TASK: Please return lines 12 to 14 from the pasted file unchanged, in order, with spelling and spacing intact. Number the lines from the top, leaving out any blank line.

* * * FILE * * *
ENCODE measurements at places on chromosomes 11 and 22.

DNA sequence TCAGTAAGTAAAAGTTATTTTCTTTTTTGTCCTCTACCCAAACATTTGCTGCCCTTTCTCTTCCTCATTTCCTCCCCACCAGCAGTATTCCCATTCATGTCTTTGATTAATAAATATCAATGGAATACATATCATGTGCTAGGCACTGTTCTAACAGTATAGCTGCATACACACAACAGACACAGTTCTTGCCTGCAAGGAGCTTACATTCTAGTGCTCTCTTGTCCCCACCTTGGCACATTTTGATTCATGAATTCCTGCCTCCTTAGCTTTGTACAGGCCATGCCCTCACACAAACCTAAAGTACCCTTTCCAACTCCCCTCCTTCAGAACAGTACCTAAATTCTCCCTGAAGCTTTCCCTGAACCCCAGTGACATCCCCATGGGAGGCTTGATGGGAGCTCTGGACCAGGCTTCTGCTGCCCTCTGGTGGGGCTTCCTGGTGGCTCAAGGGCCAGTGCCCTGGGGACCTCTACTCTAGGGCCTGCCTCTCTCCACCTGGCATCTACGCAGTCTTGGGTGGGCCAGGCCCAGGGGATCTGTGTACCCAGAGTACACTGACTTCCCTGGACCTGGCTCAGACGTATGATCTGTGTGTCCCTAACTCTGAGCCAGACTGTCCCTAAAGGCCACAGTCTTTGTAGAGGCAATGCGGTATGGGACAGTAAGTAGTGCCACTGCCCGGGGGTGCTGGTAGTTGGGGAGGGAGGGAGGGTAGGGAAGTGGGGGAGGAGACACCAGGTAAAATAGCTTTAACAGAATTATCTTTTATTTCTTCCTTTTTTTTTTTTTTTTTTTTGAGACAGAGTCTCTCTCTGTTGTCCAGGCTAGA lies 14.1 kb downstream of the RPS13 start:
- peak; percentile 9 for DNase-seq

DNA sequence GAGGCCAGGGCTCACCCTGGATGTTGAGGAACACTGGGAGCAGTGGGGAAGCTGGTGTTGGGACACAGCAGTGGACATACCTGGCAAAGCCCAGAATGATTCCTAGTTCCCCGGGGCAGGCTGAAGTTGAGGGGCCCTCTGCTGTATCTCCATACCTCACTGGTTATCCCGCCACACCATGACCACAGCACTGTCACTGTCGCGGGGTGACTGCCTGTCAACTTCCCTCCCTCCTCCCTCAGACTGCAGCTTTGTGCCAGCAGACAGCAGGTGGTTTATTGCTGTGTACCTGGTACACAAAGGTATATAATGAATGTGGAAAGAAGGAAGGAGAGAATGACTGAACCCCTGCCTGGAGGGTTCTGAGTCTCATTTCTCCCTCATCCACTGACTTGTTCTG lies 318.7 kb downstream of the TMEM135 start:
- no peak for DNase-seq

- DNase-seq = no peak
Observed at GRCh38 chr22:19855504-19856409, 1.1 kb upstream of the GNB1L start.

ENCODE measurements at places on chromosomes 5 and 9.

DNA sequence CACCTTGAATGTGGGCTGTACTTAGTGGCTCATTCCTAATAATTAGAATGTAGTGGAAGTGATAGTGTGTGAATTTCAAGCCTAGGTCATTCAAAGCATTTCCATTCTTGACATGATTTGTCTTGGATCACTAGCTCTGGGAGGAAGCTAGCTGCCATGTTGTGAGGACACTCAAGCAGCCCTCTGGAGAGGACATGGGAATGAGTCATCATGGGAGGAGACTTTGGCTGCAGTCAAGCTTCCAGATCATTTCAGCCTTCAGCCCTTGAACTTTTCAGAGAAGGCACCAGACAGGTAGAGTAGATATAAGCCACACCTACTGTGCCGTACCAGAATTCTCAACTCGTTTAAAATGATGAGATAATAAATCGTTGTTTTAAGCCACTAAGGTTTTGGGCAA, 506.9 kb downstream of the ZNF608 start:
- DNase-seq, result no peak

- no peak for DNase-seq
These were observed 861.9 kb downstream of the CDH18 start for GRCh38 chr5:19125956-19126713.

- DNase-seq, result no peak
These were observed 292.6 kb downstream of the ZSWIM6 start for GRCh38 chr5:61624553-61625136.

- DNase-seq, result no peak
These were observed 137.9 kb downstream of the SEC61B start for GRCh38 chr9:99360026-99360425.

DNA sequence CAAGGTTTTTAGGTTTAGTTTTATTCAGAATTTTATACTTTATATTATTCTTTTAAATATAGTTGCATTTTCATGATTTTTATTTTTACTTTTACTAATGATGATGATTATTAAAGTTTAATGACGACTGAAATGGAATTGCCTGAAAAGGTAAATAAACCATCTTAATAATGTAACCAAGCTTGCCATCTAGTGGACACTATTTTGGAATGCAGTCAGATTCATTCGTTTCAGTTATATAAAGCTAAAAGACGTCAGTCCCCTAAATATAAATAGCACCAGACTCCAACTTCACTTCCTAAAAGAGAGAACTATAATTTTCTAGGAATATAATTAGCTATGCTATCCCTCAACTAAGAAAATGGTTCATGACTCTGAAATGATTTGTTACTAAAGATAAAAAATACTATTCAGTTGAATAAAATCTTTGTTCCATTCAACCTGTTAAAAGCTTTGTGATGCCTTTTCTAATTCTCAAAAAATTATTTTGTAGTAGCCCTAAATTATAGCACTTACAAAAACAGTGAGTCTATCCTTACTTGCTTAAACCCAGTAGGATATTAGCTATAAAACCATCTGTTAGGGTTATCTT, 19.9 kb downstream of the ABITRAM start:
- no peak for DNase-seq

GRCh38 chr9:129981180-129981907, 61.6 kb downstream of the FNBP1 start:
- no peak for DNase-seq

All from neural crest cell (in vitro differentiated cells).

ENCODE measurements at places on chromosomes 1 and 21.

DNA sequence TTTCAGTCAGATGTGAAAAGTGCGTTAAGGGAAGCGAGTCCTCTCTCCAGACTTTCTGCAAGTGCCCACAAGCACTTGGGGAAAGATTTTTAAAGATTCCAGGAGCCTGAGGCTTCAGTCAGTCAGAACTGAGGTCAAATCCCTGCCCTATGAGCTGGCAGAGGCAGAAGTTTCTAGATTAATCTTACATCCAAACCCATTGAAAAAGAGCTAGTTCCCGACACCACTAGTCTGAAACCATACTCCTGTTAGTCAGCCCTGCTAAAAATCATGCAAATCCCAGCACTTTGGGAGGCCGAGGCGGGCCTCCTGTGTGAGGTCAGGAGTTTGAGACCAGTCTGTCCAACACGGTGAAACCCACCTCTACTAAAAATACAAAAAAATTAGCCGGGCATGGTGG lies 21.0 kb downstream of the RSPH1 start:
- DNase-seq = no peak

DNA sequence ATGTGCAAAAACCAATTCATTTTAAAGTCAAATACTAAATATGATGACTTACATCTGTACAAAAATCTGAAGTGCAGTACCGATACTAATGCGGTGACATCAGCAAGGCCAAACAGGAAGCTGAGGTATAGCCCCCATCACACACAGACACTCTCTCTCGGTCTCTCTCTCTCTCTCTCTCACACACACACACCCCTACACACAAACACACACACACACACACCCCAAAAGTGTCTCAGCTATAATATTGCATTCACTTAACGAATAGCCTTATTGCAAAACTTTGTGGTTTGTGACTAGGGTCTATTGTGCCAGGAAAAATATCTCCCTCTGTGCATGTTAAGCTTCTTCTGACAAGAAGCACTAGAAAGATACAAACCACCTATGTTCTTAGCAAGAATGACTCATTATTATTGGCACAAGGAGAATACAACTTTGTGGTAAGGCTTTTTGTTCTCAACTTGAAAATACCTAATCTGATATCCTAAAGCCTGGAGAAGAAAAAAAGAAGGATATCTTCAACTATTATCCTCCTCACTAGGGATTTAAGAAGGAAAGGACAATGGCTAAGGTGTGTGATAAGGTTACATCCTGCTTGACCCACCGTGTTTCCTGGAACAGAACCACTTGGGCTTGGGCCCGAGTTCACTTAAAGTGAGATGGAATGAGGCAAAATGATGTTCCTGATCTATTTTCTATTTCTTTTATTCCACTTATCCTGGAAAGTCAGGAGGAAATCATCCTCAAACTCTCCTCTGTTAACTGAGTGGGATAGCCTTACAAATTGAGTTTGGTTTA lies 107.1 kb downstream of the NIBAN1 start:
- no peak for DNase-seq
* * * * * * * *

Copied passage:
These were observed 861.9 kb downstream of the CDH18 start for GRCh38 chr5:19125956-19126713.

- DNase-seq, result no peak
These were observed 292.6 kb downstream of the ZSWIM6 start for GRCh38 chr5:61624553-61625136.